Guest Blogger Avi Glijansky: Bright Eyes – I’m Wide Awake, It’s Morning

14 Sep

I met Avi through my AADA-attending roommates soon after moving home to New York at a Midtown dive bar where he and his band used to play music I loved (and still love).  I was cranky when he moved to LA.


OK, full disclosure: A song from this album was performed during my wedding ceremony this past October. I tell you this up-front, because it seems only fair that you get a hint of my biases before reading on.

But here’s the thing; when a friend first shared this Bright Eyes album with me, I really expected to dislike them. Honestly, some of my personal prejudices at the time made me want to dislike them. But then I listened, and despite myself I became a fan.

Bright Eyes aren’t exactly a band. For a long time it was just the name that Singer/Guitarist/Songwriter Connor Oberst recorded under with whomever he was making music at the time. Oberst is an indie rock wunderkind, hailed by The New York Times, Rolling Stone, Spin, and others as a significant “new” artist when he released his 2002 album LIFTED, OR THE STORY IS IN THE SOIL KEEP YOUR EAR TO THE GROUND at the age of 22. “New,” was a relative term though, since he’d already released 3 albums as Bright Eyes by that point.   He was part of the influential Omaha Music scene of the early 00’s (his brother co-founded Saddle Creek Records), and a member of the indie rock in crowd. Oh yeah, and when he was 23 he dated Winona Ryder.

For all the above reasons, I really wanted to dislike the guy. It was a chip on my shoulder owing something to the fact that we’re the same age and he had done all that, while I was a film student with a Rock ‘n Roll habit in the form of a band that didn’t seem it would ever amount to much (nor did it). Boy geniuses writing political protest songs just rubbed me the wrong way.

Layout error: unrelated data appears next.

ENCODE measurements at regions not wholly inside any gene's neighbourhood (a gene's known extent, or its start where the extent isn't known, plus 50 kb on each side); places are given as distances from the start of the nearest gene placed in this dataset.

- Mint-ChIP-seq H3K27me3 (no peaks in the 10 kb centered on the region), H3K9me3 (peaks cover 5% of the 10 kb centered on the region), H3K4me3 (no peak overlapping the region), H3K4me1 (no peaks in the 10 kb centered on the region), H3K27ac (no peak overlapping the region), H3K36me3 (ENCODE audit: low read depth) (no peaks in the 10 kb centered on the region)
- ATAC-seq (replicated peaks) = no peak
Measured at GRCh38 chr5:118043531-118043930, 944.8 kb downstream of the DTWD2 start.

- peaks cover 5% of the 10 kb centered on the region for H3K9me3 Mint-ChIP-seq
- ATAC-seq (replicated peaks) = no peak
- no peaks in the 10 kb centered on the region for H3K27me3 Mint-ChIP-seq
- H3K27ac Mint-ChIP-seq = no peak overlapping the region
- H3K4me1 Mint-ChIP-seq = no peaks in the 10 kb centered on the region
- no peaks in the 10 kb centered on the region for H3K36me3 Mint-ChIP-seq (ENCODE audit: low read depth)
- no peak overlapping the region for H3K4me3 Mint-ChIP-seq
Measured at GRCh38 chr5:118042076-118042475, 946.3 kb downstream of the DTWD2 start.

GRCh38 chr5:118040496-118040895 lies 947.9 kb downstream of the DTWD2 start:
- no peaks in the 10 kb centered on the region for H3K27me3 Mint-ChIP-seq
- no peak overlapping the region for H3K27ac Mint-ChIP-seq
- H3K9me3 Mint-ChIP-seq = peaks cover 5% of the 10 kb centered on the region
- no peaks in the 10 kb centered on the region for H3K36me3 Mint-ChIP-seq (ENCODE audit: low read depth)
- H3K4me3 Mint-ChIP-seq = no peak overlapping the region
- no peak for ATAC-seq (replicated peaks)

But like I said, then I listened.

Oberst and the musicians he brought together for this album are terrific craftsmen. The arrangements on the album are minimal, mostly acoustic guitars and other folk instrumentation; pedal steel, mandolins, Rhodes, and often only a couple at a time. Despite that, the songs don’t feel spare or barren. They feel vibrant, full, and when embellishments pop up (a trumpet that helps carry out Land Locked Blues or one of Emmylou Harris’ pitch perfect turns as an additional vocalist) they don’t feel showy or gimmicky. The choruses may not be arena-sized, but there are plenty of deceptively ear-wormy hooks. It’s easy to catch yourself singing along and tapping your feet. Oberst’s voice isn’t classically strong or pretty, but it’s an emotive instrument and he knows how to use it best on each song.

After a spoken intro (more on that in a few), At the Bottom of Everything kicks things off with a prime example of Oberst’s style of protest song. Musically, the track sticks close to the form, 4 chords and a melody that uses repetition to lend the lyrics an air of mantra-like purpose. It’s a survey of our society’s failings (materialism, inequality, religious fundamentalism, etc.) and could be an Occupy anthem penned 6 years early. But just because the subject matter isn’t novel doesn’t mean it’s not worth writing about, and the turns of phrase he employs are interesting and effective.

“And in the face of every criminal/Strapped firmly to a chair/We must stare, we must stare, we must stare,” Oberst sings at the end of the first verse. It’s not a particularly poetic line; it’s kind of awkward and uncomfortable. But then, so is topic.

From that track on, I’M WIDE AWAKE IT’S MORNING, blends broadscale political/social commentary with deeply personal storytelling in a way that feels both carefully crafted and completely organic.